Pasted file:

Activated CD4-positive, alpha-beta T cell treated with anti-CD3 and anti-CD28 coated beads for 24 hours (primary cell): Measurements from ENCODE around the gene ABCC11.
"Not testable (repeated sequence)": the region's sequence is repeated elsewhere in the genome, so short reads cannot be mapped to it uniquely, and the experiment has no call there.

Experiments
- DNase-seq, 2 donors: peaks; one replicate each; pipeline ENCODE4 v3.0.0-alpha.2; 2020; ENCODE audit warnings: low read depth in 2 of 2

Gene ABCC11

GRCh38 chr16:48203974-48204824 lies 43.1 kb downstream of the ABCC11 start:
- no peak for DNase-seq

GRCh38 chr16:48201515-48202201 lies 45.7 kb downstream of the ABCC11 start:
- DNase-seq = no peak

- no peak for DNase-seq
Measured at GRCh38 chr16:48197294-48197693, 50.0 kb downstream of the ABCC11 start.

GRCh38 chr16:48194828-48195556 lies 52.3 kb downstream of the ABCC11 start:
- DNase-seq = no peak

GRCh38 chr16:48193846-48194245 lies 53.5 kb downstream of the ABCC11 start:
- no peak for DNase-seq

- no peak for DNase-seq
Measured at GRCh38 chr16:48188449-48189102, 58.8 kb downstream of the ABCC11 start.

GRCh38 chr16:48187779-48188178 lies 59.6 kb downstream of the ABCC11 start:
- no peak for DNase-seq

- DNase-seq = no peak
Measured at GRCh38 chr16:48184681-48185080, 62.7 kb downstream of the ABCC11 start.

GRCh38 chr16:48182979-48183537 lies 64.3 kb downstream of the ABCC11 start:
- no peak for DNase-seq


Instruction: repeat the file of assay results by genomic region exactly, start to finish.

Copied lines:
Activated CD4-positive, alpha-beta T cell treated with anti-CD3 and anti-CD28 coated beads for 24 hours (primary cell): Measurements from ENCODE around the gene ABCC11.
"Not testable (repeated sequence)": the region's sequence is repeated elsewhere in the genome, so short reads cannot be mapped to it uniquely, and the experiment has no call there.

Experiments
- DNase-seq, 2 donors: peaks; one replicate each; pipeline ENCODE4 v3.0.0-alpha.2; 2020; ENCODE audit warnings: low read depth in 2 of 2

Gene ABCC11

GRCh38 chr16:48203974-48204824 lies 43.1 kb downstream of the ABCC11 start:
- no peak for DNase-seq

GRCh38 chr16:48201515-48202201 lies 45.7 kb downstream of the ABCC11 start:
- DNase-seq = no peak

- no peak for DNase-seq
Measured at GRCh38 chr16:48197294-48197693, 50.0 kb downstream of the ABCC11 start.

GRCh38 chr16:48194828-48195556 lies 52.3 kb downstream of the ABCC11 start:
- DNase-seq = no peak

GRCh38 chr16:48193846-48194245 lies 53.5 kb downstream of the ABCC11 start:
- no peak for DNase-seq

- no peak for DNase-seq
Measured at GRCh38 chr16:48188449-48189102, 58.8 kb downstream of the ABCC11 start.

GRCh38 chr16:48187779-48188178 lies 59.6 kb downstream of the ABCC11 start:
- no peak for DNase-seq

- DNase-seq = no peak
Measured at GRCh38 chr16:48184681-48185080, 62.7 kb downstream of the ABCC11 start.

GRCh38 chr16:48182979-48183537 lies 64.3 kb downstream of the ABCC11 start:
- no peak for DNase-seq